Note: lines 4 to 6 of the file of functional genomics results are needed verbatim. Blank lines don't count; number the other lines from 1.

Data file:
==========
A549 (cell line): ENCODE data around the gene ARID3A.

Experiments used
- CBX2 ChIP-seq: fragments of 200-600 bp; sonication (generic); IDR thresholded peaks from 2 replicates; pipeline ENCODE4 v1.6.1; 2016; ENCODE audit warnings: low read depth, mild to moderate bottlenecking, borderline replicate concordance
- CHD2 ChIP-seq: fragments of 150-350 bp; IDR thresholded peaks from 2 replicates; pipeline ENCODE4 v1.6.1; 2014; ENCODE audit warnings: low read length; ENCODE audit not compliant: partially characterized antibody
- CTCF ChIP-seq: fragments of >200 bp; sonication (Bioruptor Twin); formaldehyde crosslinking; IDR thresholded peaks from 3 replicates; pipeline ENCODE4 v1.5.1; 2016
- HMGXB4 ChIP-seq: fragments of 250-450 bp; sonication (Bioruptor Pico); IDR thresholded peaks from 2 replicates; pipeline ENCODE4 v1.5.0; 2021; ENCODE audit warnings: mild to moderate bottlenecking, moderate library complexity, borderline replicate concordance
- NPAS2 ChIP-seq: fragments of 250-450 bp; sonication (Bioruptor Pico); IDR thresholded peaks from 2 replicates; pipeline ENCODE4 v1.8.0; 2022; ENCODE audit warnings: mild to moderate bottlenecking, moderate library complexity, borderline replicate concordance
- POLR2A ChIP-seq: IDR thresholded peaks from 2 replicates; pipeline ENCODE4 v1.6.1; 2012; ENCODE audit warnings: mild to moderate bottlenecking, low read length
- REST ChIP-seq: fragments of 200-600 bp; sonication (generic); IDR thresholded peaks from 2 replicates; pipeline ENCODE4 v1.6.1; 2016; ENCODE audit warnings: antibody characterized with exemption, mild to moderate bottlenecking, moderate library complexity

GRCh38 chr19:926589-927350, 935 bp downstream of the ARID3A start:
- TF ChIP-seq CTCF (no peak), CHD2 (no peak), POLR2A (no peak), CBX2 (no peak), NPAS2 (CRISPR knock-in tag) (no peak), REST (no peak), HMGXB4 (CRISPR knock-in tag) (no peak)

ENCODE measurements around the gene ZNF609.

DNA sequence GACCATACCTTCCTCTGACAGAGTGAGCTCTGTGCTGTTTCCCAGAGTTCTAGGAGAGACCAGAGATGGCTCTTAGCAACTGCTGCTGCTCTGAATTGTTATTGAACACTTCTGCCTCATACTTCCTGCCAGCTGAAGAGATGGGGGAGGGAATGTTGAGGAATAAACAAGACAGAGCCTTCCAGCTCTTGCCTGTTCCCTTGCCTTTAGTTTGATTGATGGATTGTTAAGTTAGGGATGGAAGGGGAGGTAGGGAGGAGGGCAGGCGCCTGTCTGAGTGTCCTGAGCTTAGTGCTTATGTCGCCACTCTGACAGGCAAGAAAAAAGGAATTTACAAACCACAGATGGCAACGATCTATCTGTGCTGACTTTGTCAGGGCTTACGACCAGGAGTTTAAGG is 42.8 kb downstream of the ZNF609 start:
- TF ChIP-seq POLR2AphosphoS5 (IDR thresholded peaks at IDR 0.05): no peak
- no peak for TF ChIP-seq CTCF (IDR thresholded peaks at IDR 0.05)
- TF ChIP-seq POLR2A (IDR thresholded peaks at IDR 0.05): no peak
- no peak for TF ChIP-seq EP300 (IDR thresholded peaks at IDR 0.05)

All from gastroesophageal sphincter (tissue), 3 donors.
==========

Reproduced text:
- CHD2 ChIP-seq: fragments of 150-350 bp; IDR thresholded peaks from 2 replicates; pipeline ENCODE4 v1.6.1; 2014; ENCODE audit warnings: low read length; ENCODE audit not compliant: partially characterized antibody
- CTCF ChIP-seq: fragments of >200 bp; sonication (Bioruptor Twin); formaldehyde crosslinking; IDR thresholded peaks from 3 replicates; pipeline ENCODE4 v1.5.1; 2016
- HMGXB4 ChIP-seq: fragments of 250-450 bp; sonication (Bioruptor Pico); IDR thresholded peaks from 2 replicates; pipeline ENCODE4 v1.5.0; 2021; ENCODE audit warnings: mild to moderate bottlenecking, moderate library complexity, borderline replicate concordance